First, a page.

Saving for retirement it can be daunting at best—and in a country where access to quality health care is no guarantee for the elderly, a 401(k) alone may not help.
Approximately 70% of Americans over age 65 will need access to assisted living care, according to LongTermCare.gov. But with assisted living costs averaging $54.00 per year, retirees may find it difficult to cover without planning ahead. That’s where long-term care insurance comes in.
Long-term care insurance provides tax-free reimbursement or cash to cover the costs associated with assisted living, including care facilities, skilled nursing and personal care assistance.
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“Long-term care insurance is designed to protect someone who eventually needs care in an assisted living facility or nursing home,” says Tom Kelly, an employee benefits specialist and director of health consulting firm Buck. “A lot of people think Medicare covers them, but that’s not the case in our current ecosystem.”
The Long-Term Care Insurance Association of America found that only 3% of the US population has long-term care insurance. Kelly highlights this as a poor retirement strategy and works with employers to add long-term coverage to their benefit offerings. He notes that 20 years ago, long-term care was a popular benefit in the marketplace, but workers ended up feeling it wasn’t worth the money — either because they didn’t actually need long-term care or because the cost of care itself it was not comparable to the high annual premiums.
Now, however, most long-term care policies are sold in combination with life insurance, Kelly explains. If the member requires long-term care, the insurer will provide coverage for the cost of care while setting aside the maximum possible amount for its beneficiaries after the person dies.
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“Unlike the previous use-it-or-lose-it era, 85 percent of long-term care sales are through hybrid products,” Kelly says. “Either you get a death benefit or you’re going to use the long-term care benefits.”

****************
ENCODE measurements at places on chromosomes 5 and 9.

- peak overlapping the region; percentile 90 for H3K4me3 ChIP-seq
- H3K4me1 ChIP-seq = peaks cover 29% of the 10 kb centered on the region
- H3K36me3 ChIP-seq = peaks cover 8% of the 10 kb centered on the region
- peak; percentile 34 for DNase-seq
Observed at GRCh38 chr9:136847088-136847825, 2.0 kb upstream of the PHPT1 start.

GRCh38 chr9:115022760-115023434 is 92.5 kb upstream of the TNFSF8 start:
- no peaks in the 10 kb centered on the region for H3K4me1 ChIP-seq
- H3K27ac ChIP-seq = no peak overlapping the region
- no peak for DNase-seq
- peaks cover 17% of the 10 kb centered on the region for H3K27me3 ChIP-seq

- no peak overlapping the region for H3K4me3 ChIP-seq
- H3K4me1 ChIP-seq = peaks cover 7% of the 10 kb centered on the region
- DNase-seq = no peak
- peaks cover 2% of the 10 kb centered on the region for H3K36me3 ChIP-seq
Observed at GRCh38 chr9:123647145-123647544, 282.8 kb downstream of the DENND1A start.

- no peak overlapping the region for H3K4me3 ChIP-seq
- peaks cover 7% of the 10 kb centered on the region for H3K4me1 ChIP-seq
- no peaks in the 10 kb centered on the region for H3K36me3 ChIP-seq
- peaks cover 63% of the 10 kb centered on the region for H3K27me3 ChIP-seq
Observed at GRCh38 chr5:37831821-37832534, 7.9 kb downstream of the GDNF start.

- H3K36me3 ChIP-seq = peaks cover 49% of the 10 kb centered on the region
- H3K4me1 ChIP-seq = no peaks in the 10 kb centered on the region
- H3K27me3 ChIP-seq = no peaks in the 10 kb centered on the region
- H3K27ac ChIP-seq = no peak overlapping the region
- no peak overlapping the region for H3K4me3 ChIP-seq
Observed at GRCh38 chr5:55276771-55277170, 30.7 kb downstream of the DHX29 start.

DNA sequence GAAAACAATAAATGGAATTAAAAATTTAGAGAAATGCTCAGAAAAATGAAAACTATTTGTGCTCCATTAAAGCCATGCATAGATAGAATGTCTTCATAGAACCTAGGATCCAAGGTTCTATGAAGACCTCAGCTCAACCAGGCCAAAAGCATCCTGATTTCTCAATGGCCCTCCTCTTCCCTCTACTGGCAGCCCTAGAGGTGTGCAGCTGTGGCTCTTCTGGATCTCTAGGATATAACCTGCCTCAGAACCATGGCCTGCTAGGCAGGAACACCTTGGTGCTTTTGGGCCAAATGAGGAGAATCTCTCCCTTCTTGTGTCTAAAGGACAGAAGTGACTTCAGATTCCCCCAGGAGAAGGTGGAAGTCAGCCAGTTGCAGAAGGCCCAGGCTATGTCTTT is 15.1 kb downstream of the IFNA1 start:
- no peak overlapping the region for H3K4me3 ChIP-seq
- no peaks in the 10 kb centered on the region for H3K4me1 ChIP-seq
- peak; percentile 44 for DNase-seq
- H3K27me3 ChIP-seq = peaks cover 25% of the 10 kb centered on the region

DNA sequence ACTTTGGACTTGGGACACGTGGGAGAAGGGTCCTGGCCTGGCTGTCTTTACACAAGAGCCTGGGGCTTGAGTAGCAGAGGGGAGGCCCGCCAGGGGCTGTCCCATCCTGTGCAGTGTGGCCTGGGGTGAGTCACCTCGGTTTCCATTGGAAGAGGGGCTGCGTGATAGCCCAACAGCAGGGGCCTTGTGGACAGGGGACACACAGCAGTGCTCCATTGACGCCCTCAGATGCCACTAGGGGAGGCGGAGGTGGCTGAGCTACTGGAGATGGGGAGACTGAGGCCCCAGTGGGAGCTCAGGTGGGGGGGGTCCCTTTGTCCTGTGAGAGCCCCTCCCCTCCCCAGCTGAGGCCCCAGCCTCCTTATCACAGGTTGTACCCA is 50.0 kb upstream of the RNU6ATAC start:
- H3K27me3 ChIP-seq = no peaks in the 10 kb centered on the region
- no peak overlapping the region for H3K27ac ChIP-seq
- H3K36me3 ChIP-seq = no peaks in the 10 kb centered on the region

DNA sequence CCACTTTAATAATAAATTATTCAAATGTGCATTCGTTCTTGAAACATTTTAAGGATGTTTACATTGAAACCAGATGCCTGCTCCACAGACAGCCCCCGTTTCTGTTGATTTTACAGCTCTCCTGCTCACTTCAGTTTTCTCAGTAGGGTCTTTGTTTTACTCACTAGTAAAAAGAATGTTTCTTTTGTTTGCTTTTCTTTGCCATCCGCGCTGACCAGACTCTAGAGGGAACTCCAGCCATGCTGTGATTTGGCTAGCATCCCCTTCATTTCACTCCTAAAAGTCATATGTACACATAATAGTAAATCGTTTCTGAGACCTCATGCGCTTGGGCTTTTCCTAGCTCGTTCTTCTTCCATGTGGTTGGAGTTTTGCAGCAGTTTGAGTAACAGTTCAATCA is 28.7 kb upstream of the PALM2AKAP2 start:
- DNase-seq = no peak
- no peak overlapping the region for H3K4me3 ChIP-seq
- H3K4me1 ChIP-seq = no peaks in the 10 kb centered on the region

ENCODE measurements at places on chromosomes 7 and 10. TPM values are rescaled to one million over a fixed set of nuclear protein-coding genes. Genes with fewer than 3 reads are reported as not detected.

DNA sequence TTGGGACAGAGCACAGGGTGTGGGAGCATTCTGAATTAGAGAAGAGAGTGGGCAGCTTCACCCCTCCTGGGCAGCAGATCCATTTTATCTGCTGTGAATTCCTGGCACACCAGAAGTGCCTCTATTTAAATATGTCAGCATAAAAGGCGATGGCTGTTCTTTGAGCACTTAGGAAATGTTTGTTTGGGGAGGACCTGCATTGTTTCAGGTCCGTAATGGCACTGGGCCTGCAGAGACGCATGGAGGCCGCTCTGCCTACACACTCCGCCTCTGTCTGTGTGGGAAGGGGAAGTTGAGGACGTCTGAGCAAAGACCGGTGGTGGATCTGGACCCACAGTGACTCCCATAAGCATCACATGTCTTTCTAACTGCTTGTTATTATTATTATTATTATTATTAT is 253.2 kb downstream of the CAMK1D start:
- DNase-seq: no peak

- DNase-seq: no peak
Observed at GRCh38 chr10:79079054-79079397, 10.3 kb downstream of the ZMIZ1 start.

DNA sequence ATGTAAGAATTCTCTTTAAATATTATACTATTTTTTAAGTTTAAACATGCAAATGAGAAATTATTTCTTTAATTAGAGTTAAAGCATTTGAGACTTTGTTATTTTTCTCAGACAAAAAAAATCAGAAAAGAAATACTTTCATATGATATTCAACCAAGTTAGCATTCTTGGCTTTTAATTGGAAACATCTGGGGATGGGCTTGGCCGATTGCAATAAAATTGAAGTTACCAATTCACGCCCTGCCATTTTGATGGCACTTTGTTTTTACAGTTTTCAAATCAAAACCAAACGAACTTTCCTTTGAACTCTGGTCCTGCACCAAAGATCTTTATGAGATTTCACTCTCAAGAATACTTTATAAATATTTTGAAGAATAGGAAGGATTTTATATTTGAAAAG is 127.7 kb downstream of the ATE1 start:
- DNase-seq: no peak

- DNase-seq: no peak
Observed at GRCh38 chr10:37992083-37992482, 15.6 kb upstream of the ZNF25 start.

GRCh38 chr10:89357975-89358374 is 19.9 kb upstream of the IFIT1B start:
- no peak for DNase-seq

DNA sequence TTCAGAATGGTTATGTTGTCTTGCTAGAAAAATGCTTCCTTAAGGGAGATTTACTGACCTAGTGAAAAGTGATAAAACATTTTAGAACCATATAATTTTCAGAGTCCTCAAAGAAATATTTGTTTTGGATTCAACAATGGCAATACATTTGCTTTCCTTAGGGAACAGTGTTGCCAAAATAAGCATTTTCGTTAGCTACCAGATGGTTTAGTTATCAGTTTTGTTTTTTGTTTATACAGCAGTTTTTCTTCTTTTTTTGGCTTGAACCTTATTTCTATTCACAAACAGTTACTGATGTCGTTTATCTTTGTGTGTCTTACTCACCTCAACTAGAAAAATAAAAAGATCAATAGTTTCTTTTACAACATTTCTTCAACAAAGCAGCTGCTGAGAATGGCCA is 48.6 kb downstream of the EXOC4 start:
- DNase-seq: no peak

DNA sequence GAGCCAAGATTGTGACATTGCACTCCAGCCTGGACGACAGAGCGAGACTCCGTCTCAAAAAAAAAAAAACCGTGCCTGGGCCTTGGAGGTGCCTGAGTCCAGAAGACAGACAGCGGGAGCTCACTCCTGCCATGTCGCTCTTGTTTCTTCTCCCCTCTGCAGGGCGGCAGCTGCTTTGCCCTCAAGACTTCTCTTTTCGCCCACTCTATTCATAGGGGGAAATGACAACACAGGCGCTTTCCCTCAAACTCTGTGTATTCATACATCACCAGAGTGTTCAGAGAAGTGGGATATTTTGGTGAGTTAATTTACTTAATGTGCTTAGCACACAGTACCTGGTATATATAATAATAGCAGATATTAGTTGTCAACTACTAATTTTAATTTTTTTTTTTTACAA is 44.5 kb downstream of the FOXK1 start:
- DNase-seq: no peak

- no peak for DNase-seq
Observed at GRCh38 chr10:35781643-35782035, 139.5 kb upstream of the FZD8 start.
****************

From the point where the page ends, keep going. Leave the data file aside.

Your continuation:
Thirteen states, including California, Illinois, Michigan and New York, are considering universal long-term care coverage. Washington has already adopted a public long-term care trust, taxing each employee who lives in the state at 58 cents per $100 of income. But individuals who apply to use the benefit can receive a maximum total of $36,500 after working and contributing to the public fund for 10 years.
Kelly points out that $36,500 is simply not enough, especially since the average man will need caregiving assistance for 2.6 years and the average woman will need it for 3.5 years, with costs totaling more than 50 000 dollars per year. Washington residents could opt out of being taxed for the state program, but had to buy their own qualified long-term care insurance policy until November 2021.
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“We saw a huge number of employees running to the open market because they felt they could get better value,” Kelly says of the trends in Washington state. “We’ve had clients where 60 percent of their employees took the employer-sponsored plan, when normally we see only 5 percent to 10 percent enrolling.”
Still, the public safety net can at least help retirees covering expenses, especially for those who feel they cannot afford additional insurance premiums. It’s important to note that for a single man aged 55, their long-term care premiums are around $2,220 per year, while single women are likely to see premiums around $3,700 per year, according to financial technology company Smart Asset. Premiums can increase with age and changes in health.
On the bright side, not every worker is necessarily in a rush to buy a policy right now. The Long-Term Care Insurance Association of America recommends Americans start buying a policy when they turn 52 — which is hopefully a more financially stable point in workers’ careers.
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Kelly still advises employers to consider long-term care as a vital component of a holistic approach financial well-being package. Otherwise, he fears, employers and employees are underestimating the cost of retired life.
“Most employers have invested heavily in retirement readiness, but without long-term care coverage, you’ll have to tap into your retirement [savings]” says Kelly. “Long-term care is key to protecting your retirement assets and financial well-being.”